Unfortunately, there is no simple answer to this question.
Most grow lights come with recommended guidelines, but your needs may vary from setup to set up (and even sometimes from plant to plant).
As a general guideline, you should start with the guidelines suggested by your grow light manufacturer, usually 18” to 24” away from the plant.
Then, keep a close eye on your plants for signs that the light is too close or too far away.
A plant that is too close to the light will experience light burn, which you’ll notice by the bleaching or yellowing of the leaves and curling/drying of the tips, especially on the top leaves nearest the light ( see image below ).
If you see this, it’s a sign that your light is getting too much light. Inch your grow light back until you see an improvement.
(Note the discoloration and dry, brittle tips on the top leaves of this plant, which was too close to the light.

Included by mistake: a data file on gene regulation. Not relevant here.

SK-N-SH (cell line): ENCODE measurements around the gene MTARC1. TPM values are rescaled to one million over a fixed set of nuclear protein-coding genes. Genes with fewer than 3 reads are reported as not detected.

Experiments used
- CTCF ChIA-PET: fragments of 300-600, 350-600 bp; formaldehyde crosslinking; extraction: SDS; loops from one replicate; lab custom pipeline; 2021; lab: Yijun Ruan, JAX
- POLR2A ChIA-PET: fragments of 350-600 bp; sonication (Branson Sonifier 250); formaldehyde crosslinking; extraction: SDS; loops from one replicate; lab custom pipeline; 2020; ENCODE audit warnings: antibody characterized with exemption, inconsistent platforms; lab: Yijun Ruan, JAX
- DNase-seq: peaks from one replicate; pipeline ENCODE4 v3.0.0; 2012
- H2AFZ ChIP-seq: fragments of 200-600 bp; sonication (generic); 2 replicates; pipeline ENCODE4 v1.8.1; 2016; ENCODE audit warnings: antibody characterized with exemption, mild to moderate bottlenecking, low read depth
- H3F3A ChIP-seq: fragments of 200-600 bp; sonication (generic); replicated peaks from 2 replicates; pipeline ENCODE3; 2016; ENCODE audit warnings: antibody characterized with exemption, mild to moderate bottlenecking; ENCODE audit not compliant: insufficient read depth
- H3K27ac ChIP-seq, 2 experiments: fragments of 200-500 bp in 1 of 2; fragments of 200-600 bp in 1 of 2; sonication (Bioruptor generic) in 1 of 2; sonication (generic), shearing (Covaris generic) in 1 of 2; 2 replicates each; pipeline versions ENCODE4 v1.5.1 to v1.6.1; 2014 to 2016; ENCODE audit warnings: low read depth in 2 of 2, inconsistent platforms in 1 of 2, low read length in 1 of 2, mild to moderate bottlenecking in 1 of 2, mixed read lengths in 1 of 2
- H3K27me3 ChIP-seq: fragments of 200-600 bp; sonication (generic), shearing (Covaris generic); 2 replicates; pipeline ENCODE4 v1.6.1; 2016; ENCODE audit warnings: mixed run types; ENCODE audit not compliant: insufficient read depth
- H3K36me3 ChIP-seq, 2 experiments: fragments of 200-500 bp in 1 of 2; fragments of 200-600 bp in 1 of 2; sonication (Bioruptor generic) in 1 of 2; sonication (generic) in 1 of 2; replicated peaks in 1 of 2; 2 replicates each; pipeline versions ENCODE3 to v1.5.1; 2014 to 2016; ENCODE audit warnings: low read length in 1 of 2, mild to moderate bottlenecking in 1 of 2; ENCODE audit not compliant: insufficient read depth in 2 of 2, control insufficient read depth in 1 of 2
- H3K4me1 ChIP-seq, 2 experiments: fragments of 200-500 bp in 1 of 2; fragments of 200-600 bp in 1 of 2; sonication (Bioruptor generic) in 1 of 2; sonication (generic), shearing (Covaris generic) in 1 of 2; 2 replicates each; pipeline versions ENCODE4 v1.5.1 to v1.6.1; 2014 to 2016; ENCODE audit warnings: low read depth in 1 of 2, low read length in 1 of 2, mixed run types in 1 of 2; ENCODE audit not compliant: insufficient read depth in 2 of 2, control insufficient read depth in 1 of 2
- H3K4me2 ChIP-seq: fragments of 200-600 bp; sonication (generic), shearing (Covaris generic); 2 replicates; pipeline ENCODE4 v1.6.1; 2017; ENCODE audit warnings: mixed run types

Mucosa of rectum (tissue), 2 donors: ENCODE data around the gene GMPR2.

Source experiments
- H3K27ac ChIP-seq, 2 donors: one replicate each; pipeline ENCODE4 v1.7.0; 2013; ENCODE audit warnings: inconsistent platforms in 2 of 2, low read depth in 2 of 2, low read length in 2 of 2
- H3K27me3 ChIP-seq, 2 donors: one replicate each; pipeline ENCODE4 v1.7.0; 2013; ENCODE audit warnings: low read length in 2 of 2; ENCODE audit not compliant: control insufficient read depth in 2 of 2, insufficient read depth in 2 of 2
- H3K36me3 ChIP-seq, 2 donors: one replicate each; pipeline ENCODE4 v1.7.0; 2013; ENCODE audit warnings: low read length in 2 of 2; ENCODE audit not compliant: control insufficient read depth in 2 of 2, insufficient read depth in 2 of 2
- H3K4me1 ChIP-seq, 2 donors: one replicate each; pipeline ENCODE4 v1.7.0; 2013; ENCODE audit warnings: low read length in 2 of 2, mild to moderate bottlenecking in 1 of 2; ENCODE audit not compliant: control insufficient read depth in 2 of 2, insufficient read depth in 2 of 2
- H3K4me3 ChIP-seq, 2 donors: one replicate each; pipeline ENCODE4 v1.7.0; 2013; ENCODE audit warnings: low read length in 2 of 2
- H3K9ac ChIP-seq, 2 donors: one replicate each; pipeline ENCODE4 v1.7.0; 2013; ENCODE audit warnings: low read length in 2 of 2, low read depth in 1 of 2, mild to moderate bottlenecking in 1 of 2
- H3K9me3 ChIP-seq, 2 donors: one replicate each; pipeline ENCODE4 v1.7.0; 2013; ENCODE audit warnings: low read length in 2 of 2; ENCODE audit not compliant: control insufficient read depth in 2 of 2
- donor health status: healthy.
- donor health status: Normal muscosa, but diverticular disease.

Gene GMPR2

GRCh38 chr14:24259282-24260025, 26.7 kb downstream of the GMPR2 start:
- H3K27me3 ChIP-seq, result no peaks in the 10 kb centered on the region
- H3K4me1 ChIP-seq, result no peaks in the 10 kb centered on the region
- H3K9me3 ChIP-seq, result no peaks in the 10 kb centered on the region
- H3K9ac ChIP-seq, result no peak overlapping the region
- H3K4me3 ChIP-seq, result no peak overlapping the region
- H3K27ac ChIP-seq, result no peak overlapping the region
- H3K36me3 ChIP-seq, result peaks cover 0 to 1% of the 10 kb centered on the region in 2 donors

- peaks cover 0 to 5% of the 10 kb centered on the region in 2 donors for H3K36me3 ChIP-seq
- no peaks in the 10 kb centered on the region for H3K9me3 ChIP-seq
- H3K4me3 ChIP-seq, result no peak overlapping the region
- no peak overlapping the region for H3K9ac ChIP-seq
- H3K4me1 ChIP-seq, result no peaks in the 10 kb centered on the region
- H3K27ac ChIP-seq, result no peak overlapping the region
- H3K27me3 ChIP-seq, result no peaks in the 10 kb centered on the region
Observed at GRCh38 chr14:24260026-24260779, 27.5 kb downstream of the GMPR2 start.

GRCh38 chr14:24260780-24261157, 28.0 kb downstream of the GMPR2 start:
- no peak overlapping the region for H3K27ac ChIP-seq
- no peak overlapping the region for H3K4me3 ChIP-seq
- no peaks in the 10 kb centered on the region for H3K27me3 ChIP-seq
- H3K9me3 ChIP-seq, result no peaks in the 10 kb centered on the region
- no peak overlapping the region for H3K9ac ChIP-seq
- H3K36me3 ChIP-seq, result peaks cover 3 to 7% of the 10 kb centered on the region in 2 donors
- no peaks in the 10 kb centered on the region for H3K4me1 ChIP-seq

Moving this plant away from the light about 6” or so is all you’d need to do to fix this issue.)
Alternatively, if you notice that the stem of your plant is stretching and looks like it can’t support itself, it’s too far from the light source.
Move your light a little bit closer and you should see the upward growth slow down.
(The stems on this plant are nearly too long and thin to support itself during flowering; it should be moved a little closer to the light source to stop the stretching.)
Ideally, you want your plant just outside the distance that it starts to bleach. This is the “sweet spot” for maximizing your plant’s growth.
If you’re looking for something a little more scientific than the eyeball method, you can really maximize your plants’ potential by knowing the PAR Output of your light.
By learning this mathematical formula, you can ensure that your plants are eating the perfect amount of delicious, full spectrum light.